The McKinney fire, which has killed four people, has destroyed 132 structures including 87 homes as it scorched nearly 60,000 acres in the Klamath National Forest, officials said Friday.
Meanwhile, firefighters have slowed down the fire's pace one week after it ignited, but fire officials warned flames could still make a run.
Crews were keeping an eye on the fire burning near the California-Oregon border as containment increased to 30% Friday night.
In the last 24 hours, officials with the Klamath National Forest said the fire had burned about 300 acres, a significant slowdown after it had burned through 59,666 in the last seven days.
"We did see some growth in the fire," said Dennis Burns, fire behavior analyst for the U.S. Forest Service during a briefing Friday. "It was all within lines."
After battling through mudslides and thunderstorms Wednesday, firefighters on Thursday saw warming temperatures and dryer air, prime conditions for fire growth.
"The fire responded in kind," Burns said.
Years of drought have also had an effect, he said during a community meeting Friday night, adding that fuels were the driest he's seen in 40 years of firefighting.
The 2,700 firefighters on hand saw short-range spotting in the southwest and west corners of the fire, but the fire's short advance remained in areas that firefighters could keep in check.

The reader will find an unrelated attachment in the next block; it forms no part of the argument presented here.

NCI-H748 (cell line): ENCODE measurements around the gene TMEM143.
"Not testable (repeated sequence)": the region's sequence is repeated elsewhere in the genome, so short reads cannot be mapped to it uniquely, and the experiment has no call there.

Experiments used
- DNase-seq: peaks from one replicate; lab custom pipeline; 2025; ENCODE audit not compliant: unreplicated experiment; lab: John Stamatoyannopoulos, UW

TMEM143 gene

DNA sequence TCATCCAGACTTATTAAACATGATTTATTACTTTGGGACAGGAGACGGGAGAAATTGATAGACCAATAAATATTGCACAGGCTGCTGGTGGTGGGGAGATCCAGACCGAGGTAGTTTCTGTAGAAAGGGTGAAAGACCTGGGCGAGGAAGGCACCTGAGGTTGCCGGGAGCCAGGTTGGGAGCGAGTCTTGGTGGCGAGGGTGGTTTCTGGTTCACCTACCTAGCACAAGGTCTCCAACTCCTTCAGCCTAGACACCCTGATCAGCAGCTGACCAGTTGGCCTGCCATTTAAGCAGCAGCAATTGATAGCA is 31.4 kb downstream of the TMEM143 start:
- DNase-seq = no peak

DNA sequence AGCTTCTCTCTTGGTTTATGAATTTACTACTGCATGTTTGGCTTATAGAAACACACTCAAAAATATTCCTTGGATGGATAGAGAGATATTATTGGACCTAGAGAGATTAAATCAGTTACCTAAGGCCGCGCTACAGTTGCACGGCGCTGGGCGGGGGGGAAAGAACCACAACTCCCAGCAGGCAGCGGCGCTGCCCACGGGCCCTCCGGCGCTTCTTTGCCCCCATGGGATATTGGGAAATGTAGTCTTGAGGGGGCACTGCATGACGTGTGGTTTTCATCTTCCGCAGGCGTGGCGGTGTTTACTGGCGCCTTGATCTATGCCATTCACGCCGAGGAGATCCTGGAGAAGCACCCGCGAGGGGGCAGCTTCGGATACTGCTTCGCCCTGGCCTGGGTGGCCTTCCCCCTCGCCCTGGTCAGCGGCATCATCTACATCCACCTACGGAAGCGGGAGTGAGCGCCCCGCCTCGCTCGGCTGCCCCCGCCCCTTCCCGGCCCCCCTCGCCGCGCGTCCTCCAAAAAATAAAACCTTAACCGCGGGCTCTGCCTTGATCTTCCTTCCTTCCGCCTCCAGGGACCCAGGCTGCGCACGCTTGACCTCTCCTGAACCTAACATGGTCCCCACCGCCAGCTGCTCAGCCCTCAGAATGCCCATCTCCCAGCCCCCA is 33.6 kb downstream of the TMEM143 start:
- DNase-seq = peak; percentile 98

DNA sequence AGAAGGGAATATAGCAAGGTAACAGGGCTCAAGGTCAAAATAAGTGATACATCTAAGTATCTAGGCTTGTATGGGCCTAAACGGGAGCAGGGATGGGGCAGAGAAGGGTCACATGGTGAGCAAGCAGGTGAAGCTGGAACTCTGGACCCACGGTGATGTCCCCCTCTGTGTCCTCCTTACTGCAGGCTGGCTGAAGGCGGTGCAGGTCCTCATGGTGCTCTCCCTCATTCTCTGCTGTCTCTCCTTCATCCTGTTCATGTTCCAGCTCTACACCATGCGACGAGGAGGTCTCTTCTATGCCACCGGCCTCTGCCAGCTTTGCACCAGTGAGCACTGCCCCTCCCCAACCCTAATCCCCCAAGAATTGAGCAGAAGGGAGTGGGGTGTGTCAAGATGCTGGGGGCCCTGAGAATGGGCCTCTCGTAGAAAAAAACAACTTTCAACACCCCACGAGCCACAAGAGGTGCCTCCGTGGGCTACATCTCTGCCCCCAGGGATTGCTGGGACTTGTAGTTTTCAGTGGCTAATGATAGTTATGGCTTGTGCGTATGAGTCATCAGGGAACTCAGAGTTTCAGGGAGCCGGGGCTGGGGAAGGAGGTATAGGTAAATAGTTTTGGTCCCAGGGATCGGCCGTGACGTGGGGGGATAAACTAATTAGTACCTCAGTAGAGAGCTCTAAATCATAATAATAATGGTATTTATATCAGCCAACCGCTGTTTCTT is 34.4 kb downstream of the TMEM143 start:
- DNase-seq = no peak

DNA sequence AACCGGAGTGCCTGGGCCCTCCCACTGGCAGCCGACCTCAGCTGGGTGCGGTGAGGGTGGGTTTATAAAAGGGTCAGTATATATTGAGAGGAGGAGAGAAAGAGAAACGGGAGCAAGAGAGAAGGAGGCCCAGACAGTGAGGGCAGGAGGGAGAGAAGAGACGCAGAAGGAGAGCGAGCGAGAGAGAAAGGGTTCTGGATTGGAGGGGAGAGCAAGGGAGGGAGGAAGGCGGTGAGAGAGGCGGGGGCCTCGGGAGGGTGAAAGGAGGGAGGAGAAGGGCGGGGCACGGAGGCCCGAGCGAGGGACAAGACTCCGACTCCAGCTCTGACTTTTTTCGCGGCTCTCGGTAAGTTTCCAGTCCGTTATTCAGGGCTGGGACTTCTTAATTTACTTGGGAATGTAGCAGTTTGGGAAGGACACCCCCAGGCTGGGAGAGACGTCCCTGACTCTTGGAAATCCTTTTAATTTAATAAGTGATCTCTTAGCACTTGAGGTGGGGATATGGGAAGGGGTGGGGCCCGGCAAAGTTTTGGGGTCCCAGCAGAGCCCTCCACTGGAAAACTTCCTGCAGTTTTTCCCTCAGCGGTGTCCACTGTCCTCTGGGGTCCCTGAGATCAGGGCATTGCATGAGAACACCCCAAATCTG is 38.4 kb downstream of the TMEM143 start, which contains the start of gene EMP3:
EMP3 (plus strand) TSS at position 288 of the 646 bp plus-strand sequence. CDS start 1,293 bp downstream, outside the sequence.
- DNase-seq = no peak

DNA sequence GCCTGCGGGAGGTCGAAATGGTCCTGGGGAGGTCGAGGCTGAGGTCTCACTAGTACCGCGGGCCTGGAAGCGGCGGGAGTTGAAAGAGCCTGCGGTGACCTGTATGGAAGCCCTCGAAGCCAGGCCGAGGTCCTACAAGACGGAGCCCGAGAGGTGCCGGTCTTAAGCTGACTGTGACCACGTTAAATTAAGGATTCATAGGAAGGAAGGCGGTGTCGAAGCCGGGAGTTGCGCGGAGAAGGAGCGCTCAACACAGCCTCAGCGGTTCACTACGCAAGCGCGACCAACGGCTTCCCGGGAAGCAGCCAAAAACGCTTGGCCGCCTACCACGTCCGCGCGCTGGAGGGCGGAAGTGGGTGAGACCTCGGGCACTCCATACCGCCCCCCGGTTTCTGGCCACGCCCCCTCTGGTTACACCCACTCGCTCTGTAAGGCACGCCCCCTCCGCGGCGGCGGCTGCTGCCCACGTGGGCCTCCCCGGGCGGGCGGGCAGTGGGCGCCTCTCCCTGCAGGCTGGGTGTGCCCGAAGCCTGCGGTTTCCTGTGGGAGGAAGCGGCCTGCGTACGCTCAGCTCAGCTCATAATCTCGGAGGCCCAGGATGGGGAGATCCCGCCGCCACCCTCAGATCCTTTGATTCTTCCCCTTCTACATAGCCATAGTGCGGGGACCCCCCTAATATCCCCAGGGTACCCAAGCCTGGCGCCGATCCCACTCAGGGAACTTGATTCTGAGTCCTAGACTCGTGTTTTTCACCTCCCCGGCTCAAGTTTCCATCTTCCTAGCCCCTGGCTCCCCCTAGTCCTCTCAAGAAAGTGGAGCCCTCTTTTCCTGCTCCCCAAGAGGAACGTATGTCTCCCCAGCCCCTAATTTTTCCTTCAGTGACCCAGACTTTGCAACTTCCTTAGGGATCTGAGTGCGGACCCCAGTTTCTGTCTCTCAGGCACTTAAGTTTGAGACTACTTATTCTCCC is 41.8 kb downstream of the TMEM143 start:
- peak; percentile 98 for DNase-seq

"Everything was staying where we wanted it to stay," Burns said.
Crews have been able to build fire lines across most of the blaze, impeding its growth, he said.
On the east side of the fire, Burns said, there was still a threat that the flames could cut through those lines and advance.
On Wednesday, the eastern half saw about 3 inches of rainfall through thunderstorms, but the water had no effect on the flames.
"The fire was responding as if it never rained at all," he said.
Officials noted at Friday night's meeting that after storms produced lightning strikes in the area, new fire starts will require crews and other resources, but firefighters on the McKinney fire remain dedicated to full suppression, they said.
Darryl Laws, a unified incident commander with the California Department of Forestry and Fire Protection, said the firefighting effort was "in a different place" than in the first days when the blaze exploded in size, throwing up a raging pyrocumulonimbus cloud.
"It's going to take a lot of people to put this thing to bed," Laws said. "It kind of laid down there and it's waiting to jump up. We're going to have some tough weather. We're going to have some winds. We're not out of the woods yet."
As a precaution, firefighters were building contingency lines with bulldozers in case the fire lines do not hold.
Over the weekend, firefighters will probably continue to extend containment lines in high heat. Temperatures were expected to reach the mid-90s Saturday. On Sunday, temperatures could reach triple digits.
This story originally appeared in Los Angeles Times.